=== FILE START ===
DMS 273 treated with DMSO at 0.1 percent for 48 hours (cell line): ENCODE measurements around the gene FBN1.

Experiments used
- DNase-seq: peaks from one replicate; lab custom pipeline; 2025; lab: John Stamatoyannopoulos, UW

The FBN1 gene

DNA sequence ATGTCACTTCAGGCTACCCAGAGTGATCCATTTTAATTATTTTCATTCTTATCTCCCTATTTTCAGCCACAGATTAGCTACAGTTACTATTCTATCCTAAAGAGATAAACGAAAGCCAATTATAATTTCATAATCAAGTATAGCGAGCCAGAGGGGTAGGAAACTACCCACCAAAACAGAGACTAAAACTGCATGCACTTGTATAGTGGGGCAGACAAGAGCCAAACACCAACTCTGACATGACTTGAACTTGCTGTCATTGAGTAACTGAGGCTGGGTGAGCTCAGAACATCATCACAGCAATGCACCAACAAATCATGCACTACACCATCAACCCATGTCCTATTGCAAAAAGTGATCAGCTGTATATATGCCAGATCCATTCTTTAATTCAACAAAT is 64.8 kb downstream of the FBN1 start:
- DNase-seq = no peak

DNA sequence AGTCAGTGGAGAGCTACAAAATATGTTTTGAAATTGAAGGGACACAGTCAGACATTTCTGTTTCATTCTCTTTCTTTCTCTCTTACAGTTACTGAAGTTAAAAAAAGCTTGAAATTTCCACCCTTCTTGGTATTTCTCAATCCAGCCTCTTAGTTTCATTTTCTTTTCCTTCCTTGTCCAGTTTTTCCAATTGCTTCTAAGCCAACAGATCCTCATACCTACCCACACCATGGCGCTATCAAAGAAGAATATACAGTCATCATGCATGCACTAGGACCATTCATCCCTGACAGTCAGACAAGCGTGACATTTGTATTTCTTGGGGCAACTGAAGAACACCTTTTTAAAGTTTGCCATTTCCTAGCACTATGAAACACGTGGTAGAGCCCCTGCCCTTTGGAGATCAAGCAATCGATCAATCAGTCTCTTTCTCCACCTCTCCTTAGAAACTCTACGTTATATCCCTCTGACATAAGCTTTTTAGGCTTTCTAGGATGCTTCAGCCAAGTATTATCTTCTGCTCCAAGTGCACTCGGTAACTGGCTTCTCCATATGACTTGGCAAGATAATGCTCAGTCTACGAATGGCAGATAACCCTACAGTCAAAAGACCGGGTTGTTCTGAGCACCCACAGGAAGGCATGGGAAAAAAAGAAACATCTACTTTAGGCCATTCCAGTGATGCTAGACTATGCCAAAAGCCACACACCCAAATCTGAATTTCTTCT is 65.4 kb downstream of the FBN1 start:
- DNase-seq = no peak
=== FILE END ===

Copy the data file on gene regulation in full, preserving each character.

DMS 273 treated with DMSO at 0.1 percent for 48 hours (cell line): ENCODE measurements around the gene FBN1.

Experiments used
- DNase-seq: peaks from one replicate; lab custom pipeline; 2025; lab: John Stamatoyannopoulos, UW

The FBN1 gene

DNA sequence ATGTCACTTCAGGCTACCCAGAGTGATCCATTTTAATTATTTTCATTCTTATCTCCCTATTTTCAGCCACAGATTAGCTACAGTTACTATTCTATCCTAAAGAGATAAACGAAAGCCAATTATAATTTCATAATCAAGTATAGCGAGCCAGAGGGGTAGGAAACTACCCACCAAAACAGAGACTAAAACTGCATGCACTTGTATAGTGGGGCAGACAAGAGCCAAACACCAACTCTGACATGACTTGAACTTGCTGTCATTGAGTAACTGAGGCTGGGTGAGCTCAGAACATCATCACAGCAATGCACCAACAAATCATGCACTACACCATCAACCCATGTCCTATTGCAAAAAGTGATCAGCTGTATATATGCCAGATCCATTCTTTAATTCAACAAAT is 64.8 kb downstream of the FBN1 start:
- DNase-seq = no peak

DNA sequence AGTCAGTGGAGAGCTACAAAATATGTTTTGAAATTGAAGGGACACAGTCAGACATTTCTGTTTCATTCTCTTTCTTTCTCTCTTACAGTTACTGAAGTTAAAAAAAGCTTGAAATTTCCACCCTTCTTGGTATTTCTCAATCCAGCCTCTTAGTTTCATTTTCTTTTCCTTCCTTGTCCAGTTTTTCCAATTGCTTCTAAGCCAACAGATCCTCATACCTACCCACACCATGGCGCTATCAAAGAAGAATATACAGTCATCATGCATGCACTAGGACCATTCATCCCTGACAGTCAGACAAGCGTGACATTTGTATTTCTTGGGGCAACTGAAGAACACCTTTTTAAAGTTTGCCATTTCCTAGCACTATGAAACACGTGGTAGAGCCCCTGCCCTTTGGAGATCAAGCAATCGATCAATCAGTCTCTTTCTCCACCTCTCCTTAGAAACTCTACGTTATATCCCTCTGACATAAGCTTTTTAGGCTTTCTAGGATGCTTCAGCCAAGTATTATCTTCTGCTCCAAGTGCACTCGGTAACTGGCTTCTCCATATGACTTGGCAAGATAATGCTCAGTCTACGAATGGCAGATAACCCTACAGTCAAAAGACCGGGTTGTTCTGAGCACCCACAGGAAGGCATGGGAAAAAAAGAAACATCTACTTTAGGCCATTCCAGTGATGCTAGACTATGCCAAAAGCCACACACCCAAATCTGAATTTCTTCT is 65.4 kb downstream of the FBN1 start:
- DNase-seq = no peak